CS 598 JGE: Advanced Data Structures (Fall 2015)

Jeff Erickson
WF 2:00–3:15, 317 Gregory Hall
Office hours: TTh 11-12, 3304 Siebel Center

   Announcements    Schedule    Projects   


December 13
Thanks to an unexpected scheduling conflict, Tuesday's project presentations will start at 2:30 instead of 2:00. Sorry for the late notice.

Please come as early as possible on your chosen presentation day (10am Monday, 2:30 Tuesday, or 2:00 Wednesday) and if possible, stay until that day's presentations are done. The presentations will be much more rewarding for everyone if there's an audience!

December 9
Based on feedback from the previous Doodle poll, we will hold project presentations at the following times: Each group has 20 minutes to present, so in principle, we have enough time for 18 project presentations. However, we can run to 5:00 on Tuesday and Wednesday if absolutely necessary.

Please register your group by filling out this Doodle poll no later than Friday, December 11. Please send Jeff email as soon as possible if your group cannot present at any of the available times.

December 5
We will hold project presentations during finals week. Each project group will have 20 minutes to present their project. Each group can delegate any non-empty subset to give their presentation, but all group members must attend. Questions from the audience are strongly encouraged. 20 minutes is a lot less time that you think, especially if you've never given a presentation before. I strongly recommend practicing your presentations, with at least three complete dry runs, before giving the real thing.

Please fill out this Doodle poll to let me know when your group is available and willing to present. Each group should fill out the form once; enter the names of all group members, and only select times that the entire group can be present. Given the likely number of projects, we will need> at least three two-hour meetings to get through them all.

Written project reports are due Friday, December 18.

December 1
I will distribute ICES forms at the end of class on Wednesday, December 9.

November 17
All submitted project proposals are available in a password-protected directory. I will announce the username and password in class tomorrow.

October 26
I will hold the first of several makeup lectures this afternoon, from 2:00 to 3:15, in 1109 Siebel Center. Later makeup lectures will be on different days of the week, so hopefully most students can come to most of the makeup lectures.

October 21
Homework 3 is due next Wednesday, November 4.

Friday's lecture (October 23) will end at 2:45, so that everyone can attend Andrew Yao's 3:00 lecture.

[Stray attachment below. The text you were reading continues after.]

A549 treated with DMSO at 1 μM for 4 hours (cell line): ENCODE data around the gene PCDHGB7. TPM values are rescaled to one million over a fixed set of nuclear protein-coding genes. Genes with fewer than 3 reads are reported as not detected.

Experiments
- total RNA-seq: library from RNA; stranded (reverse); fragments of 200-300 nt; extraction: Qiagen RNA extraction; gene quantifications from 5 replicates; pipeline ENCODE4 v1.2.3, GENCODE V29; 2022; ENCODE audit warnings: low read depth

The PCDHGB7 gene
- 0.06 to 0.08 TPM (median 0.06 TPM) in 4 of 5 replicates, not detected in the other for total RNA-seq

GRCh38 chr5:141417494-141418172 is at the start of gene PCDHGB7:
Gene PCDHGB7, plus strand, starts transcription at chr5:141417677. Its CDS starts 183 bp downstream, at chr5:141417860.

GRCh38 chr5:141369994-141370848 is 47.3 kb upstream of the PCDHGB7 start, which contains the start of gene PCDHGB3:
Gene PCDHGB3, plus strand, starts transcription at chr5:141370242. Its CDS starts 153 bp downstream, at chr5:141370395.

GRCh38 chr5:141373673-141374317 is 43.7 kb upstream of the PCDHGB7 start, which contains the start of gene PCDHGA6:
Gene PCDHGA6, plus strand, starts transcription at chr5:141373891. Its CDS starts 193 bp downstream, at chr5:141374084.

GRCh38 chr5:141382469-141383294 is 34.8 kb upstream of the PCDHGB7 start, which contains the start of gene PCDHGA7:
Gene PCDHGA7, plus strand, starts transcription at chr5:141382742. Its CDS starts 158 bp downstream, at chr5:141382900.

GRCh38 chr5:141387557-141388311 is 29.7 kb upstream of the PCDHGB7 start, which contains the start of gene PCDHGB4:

The first makeup lecture will be next Monday, October 26, 2:00-3:15. I'll announce the location (most likely in Siebel) by the end of the week.

October 6
Homework 2 is due next Friday, October 14. Starting with this homework, I plan to release one or two homework problems a week, each due roughly two weeks after release. In weeks where I release two problems (like this one), you only need to submit solutions for one of them.

I am traveling all next week, so class will be canceled; I will also miss two more lectures later in the semester. I've created a Doodle poll to help schedule a time for makeup lectures; please fill out the survey as soon as possible. Thanks!

September 28
Homework 1 has been revised again (and LaTeX source has been updated) to fix problem 4. Sigh. If you decide to submit problem 4, your solutions are due next Friday, October 10.

September 21
Homework 1 has been revised. The insertion algirithm in problem 1 is correct now. (I hope!) I've also added a fourth problem; each team should submit solutions for three of the four problems.

September 18
Homework 1 is due Friday, October 3, two weeks from today. LaTeX source for the homework is available.

All students who signed the waiting list have been offered registration overrides. If you are still interested but unable to add the class, please talk to Jeff as soon as possible.

August 26
Welcome! Please be patient; I'm still setting up this web site for the current semester.

As many of you have noticed, the class is full. Students who are still interested in taking the class are welcome to come to the lectures; I may be able to squeeze you in, especailly after a few people drop.

The class includes a significant number of undergraduates. Undergraduates are welcome, but please be aware that I will expect the same intellectual maturity, independence, and quality of work as graduate students in a top-5 computer science department.

About this class

This course will survey important developments in data structures that have not (yet) worked their way into the standard computer science curriculum. The precise topics will depend on the interests and background of the course participants; see the current schedule for details. Potential topics include include self-adjusting binary search trees, dynamic trees and graphs, persistent data structures, geometric data structures, kinetic data structures, I/O-efficient and cache-oblivious data structures, hash tables and Bloom filters, data structures that beat information-theoretic lower bounds, and applications of these data structures in computational geometry, combinatorial optimization, systems and networking, databases, and other areas of computer science.

Students in all areas of computer science and related disciplines are welcome, including algorithmically mature undergraduates. An undergrdauate algorithms class at the level of CS 473 is a prerequisite; specific background material will be introduced as needed.

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